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Asunto:[LEA-Venezuela] (En Ingles) Petroleo, OMC y globalizacion
Fecha:Lunes, 3 de Diciembre, 2001  11:38:12 (-0400)
Autor:Interfaz Amazonica <interfaz>

Oye, Edinson, realmente siento no tener el tiempo suficiente en estos dias
para traducir estas cosas en Ingles para ti y los otros compañeros de LEA
que no leen ingles..., entre los problemas de salud de mi alergia a la
sabana y la supervivencia economica, debo estar mucho tiempo haciendo cosas
de mi trabajo y no en cosas voluntarias como hacia antes cuando vivia en
Caracas, la vida en esta frontera es dura, muy dura.

Se me ocurre que si todos los de LEA dieramos un pequeño aporte monetario,
quizas el coordinador de la Lista podria administrar eso para contratar un
traductor para ciertos articulos importantes, lo cual podriamos decidir
entre todos cuales son lo suficientemente importantes como para gastar
dinero en traducirlos... Por ejemplo: si hay 200 personas en la lista y cada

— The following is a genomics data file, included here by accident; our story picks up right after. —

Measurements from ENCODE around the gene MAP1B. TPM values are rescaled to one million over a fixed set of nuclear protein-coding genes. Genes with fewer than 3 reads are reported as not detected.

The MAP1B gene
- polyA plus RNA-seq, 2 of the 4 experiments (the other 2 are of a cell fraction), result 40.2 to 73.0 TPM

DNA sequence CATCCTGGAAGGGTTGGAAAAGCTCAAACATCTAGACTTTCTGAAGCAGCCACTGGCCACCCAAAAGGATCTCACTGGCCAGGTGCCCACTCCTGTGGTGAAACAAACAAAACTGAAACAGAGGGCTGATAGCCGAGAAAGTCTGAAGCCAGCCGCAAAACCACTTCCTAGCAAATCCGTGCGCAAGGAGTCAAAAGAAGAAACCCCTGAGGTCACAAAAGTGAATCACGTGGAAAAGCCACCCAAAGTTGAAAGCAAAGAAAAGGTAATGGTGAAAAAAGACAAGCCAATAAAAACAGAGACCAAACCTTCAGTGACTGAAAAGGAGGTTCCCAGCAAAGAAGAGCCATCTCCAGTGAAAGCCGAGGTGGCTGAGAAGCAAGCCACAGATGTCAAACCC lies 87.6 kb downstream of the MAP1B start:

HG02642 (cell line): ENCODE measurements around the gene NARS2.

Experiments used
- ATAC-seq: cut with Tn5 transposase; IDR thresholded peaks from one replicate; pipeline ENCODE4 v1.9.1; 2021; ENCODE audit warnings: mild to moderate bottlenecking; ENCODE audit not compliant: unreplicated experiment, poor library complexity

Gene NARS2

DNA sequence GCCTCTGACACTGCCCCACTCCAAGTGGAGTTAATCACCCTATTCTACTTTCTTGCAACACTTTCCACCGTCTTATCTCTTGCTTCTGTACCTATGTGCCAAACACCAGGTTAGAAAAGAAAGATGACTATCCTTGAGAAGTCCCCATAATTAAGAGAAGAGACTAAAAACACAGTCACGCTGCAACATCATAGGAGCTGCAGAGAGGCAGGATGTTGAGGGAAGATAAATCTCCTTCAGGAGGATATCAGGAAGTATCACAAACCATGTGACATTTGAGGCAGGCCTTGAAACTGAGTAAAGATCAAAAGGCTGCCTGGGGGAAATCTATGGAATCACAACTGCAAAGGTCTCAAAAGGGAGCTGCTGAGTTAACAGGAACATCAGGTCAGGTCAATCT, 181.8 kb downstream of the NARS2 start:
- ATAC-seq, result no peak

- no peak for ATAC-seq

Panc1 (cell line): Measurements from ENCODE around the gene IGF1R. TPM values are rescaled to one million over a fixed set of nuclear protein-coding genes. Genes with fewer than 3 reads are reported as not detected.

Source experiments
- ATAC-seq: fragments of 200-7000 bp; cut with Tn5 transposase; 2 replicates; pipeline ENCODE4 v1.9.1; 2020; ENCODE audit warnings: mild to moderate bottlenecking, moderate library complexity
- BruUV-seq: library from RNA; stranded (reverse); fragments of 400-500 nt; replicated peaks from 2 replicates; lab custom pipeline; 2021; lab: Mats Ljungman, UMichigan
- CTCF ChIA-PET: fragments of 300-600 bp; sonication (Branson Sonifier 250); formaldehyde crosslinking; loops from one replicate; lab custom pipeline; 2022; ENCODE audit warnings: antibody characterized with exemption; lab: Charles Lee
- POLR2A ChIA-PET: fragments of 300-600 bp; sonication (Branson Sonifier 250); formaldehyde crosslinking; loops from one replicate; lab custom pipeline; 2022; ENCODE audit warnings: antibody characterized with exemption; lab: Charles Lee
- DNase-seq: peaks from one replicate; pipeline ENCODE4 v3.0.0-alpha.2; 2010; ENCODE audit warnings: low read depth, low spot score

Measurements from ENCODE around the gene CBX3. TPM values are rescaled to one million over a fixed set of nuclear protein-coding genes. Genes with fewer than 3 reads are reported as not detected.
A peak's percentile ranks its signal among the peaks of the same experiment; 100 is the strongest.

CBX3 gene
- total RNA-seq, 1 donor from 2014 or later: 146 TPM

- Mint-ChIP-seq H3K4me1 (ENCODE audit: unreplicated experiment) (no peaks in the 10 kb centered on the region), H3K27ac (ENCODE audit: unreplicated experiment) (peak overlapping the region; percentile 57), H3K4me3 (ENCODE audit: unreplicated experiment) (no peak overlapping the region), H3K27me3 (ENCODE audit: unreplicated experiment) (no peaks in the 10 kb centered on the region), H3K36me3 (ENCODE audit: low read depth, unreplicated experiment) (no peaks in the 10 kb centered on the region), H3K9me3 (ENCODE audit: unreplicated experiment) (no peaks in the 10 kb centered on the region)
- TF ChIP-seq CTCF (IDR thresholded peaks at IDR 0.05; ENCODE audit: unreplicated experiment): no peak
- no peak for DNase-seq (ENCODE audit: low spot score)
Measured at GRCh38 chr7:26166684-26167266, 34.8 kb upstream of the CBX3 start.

una da 500 Bs mensuales, ¡500 bolos que no es nada!, tendriamos 100.000 Bs.
mensuales para pagar a un traductor de oficio ciertas traducciones... No se,
ideas que se me ocurren.



Drillbits & Tailings
Volume 6, Number 9
November 30, 2001

Amid protest around the globe the World Trade Organization (WTO) met
this November in Doha, Qatar an isolated dictatorship on the
Persian/Arabian Sea. This was the first meeting of the WTO since the
Millennium Round collapsed in Seattle two years ago under internal
pressure from Southern countries and external pressure from broad
sections of civil society. The meeting intended to start up negotiations
on investment, competition policy, government procurement and trade
facilitation, but fell short of that objective. In this issue of
Drillbits & Tailings we have provided an overview of how Oil, the WTO
and globalization are linked and how one oil corporation Chevron, now